Wait! Before you toss out those unwanted veggies you tried to get your kids to eat (or left in the fridge, hoping they’d be consumed), try something new: food waste recycling. Yes, you can transform your food waste into nutrient-rich compost for your yard, vegetable garden, or indoor plants.
What is Food Waste Recycling?
Instead of throwing food in the garbage where it ends up in a landfill or is incinerated, food scraps can be transformed into nutrient-rich compost. A couple of other ways to recycle unwanted food include food donations or making new meals from leftovers, but this post will focus on how you can recycle your food waste into compost.
What’s the Point of Food Waste Recycling?
There are a number of benefits to reusing or repurposing your food waste instead of throwing it in the garbage:
- Reduces your carbon footprint through reduced greenhouse gas emissions. Food waste is a huge waste and an enormous contributor to climate change. In fact, if food waste was a country, it would be the third-largest emitter of greenhouse gases.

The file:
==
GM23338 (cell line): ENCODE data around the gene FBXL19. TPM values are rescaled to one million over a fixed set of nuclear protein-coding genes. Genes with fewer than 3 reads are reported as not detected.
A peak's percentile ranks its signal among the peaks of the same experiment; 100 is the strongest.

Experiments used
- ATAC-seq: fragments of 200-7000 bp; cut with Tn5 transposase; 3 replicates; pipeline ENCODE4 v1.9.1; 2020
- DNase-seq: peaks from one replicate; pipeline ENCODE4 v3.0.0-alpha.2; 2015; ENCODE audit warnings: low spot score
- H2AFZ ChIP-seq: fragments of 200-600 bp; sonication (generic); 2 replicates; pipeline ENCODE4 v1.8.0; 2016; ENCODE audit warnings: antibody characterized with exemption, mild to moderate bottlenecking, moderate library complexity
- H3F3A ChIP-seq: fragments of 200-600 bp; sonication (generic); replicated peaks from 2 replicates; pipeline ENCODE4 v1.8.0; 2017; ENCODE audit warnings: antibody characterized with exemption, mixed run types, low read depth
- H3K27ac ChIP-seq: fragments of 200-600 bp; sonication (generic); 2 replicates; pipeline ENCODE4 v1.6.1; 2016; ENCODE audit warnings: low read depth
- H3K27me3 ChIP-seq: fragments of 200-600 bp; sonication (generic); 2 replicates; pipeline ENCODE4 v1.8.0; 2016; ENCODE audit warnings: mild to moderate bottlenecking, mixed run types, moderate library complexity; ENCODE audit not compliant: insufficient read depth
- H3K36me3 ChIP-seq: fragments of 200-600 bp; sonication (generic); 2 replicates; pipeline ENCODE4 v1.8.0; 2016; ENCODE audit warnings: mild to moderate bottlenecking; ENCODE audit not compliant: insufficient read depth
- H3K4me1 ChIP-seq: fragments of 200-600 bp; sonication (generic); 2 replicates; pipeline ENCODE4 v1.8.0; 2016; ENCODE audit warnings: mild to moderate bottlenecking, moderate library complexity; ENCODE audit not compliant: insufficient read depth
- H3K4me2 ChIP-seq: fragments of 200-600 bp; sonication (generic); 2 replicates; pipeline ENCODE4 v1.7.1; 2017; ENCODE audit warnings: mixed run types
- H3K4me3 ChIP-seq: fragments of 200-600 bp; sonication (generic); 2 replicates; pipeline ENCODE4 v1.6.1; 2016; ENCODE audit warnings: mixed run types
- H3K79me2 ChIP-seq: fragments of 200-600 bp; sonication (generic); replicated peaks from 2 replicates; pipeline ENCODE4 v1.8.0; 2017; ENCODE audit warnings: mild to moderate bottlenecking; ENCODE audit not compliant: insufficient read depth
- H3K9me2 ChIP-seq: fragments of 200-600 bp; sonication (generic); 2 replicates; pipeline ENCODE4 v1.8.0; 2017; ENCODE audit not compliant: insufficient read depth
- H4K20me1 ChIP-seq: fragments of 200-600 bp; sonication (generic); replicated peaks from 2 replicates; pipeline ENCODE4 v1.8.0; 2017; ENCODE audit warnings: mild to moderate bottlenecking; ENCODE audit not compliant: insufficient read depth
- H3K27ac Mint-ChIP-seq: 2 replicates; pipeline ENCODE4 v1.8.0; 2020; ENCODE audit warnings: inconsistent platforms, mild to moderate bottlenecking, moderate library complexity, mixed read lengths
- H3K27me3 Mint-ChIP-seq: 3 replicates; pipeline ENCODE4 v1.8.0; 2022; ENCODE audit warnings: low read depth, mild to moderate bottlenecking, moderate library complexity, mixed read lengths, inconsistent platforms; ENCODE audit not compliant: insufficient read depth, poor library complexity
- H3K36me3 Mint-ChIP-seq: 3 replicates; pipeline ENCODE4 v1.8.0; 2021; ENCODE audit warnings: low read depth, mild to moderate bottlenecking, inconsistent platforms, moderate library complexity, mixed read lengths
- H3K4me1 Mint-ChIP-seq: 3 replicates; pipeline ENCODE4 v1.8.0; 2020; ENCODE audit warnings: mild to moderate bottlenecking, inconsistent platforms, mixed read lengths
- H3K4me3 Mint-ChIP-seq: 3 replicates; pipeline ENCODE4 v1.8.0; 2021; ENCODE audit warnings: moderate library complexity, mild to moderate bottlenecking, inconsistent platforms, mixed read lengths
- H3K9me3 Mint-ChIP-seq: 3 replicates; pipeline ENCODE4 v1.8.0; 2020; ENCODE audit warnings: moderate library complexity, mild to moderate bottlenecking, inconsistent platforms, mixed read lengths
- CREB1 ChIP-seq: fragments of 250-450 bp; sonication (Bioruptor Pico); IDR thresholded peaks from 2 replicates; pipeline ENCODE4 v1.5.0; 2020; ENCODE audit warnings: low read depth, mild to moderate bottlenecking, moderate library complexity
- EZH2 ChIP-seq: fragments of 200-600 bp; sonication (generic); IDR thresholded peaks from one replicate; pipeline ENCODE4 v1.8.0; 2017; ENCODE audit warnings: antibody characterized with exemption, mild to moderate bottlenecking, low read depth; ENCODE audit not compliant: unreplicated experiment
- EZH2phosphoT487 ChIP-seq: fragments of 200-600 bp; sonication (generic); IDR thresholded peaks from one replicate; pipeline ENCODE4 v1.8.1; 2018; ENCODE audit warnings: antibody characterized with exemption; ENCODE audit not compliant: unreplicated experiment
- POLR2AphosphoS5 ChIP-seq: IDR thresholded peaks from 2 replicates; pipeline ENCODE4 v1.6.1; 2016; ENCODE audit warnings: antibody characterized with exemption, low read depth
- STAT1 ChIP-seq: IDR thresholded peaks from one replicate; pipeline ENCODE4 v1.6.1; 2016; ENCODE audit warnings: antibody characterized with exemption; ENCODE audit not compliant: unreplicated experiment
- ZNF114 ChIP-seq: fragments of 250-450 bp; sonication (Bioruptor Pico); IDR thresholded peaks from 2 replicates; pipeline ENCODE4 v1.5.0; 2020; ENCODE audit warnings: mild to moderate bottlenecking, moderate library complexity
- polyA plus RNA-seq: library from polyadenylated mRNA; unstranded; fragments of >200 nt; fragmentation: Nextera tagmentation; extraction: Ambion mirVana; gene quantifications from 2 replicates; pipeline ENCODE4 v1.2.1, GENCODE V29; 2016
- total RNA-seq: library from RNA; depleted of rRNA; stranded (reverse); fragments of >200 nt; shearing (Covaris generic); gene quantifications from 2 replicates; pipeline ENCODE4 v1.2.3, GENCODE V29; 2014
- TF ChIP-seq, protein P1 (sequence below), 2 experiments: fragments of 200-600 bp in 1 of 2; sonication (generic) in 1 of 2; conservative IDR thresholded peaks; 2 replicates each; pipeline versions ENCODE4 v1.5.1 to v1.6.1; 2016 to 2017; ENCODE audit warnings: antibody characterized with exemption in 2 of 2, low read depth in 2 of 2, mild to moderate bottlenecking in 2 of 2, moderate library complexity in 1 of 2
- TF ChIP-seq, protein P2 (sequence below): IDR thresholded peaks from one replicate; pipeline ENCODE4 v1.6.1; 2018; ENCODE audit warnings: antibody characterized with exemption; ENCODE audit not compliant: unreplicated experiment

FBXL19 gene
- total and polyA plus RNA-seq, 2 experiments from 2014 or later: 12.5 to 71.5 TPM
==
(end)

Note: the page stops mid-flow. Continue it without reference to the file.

- Reduces municipal costs (and costs to you, the taxpayer) by reducing the cost of hauling food waste to landfills. Food waste accounts for just over 15% of this country’s municipal solid waste stream, and if you add yard trimmings that could also be added to the compost pile, the share of organic waste approaches 1/3 of all MSW.
- A beautiful garden/lawn/potted plant. Compost is a natural fertilizer. Adding this nutrient-rich soil amendment to your indoor or outdoor garden will improve the chemical, biological, and physical characteristics of the soil, making your plants healthy and beautiful.
- Reduces the need for synthetic fertilizers and pesticides. A healthy yard is one that’s free of toxic chemical additives. Food waste recycling to create homemade compost is a convenient way to reduce the need for synthetic fertilizers and pesticides.
- Green lifestyle changes. Focusing on food waste recycling helps raise awareness about the importance of making wise food choices and reducing overall waste in your life.